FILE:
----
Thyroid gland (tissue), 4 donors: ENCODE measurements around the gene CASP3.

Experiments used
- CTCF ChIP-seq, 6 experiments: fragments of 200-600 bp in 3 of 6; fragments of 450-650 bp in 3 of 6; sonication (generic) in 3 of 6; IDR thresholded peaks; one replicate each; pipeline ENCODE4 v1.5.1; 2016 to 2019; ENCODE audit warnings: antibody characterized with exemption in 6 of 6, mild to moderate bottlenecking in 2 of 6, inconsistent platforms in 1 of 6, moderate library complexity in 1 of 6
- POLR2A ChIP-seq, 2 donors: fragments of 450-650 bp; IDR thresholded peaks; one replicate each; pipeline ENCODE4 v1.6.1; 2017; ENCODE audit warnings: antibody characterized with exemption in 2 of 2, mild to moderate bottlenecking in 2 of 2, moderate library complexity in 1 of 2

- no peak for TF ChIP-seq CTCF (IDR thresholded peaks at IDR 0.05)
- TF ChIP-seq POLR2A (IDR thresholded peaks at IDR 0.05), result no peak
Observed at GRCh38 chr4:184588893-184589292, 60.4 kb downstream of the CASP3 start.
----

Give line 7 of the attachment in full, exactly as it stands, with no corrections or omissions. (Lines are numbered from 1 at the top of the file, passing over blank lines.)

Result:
Observed at GRCh38 chr4:184588893-184589292, 60.4 kb downstream of the CASP3 start.